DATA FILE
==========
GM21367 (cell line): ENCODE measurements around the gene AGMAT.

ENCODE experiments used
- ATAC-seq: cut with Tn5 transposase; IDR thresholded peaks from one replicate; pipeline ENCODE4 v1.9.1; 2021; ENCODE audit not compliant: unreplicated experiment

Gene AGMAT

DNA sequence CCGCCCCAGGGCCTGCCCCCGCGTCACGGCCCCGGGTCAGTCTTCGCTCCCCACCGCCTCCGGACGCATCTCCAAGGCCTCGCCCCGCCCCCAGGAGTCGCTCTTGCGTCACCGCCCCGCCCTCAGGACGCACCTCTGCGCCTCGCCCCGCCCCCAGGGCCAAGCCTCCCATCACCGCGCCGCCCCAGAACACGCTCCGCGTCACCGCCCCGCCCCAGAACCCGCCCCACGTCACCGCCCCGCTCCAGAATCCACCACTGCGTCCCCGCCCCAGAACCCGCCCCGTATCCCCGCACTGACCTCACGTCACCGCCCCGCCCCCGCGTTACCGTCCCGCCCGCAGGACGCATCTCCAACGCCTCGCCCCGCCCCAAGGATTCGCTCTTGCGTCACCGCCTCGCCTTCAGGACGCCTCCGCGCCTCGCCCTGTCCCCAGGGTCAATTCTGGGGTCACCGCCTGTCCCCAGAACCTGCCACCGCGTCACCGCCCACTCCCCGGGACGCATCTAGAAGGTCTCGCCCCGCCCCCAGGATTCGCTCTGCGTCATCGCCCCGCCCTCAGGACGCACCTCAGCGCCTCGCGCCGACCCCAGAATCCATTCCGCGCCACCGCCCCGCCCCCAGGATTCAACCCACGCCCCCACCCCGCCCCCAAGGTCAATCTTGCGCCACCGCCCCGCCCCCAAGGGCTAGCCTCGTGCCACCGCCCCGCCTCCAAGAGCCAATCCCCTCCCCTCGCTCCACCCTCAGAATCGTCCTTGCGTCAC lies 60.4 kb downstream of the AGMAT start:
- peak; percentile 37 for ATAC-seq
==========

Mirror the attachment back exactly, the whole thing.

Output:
GM21367 (cell line): ENCODE measurements around the gene AGMAT.

ENCODE experiments used
- ATAC-seq: cut with Tn5 transposase; IDR thresholded peaks from one replicate; pipeline ENCODE4 v1.9.1; 2021; ENCODE audit not compliant: unreplicated experiment

Gene AGMAT

DNA sequence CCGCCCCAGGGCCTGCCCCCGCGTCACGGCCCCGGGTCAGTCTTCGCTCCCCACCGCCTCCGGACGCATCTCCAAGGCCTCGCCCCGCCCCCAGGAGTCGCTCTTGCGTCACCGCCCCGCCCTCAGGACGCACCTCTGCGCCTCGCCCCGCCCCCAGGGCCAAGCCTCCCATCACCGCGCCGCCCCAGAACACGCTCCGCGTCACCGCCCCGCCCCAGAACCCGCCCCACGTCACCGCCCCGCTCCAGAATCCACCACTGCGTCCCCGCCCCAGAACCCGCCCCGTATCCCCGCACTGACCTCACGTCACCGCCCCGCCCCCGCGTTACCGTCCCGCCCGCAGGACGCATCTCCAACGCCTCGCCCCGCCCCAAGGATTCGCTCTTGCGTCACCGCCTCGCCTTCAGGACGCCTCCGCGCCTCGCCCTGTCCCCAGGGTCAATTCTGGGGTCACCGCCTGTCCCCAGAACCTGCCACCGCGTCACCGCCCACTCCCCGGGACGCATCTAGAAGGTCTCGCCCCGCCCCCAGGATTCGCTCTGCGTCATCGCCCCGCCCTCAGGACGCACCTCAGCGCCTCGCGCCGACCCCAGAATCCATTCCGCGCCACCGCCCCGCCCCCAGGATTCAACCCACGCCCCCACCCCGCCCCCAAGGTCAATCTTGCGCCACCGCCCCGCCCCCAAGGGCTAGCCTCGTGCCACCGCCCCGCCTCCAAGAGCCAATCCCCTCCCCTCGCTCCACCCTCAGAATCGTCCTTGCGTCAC lies 60.4 kb downstream of the AGMAT start:
- peak; percentile 37 for ATAC-seq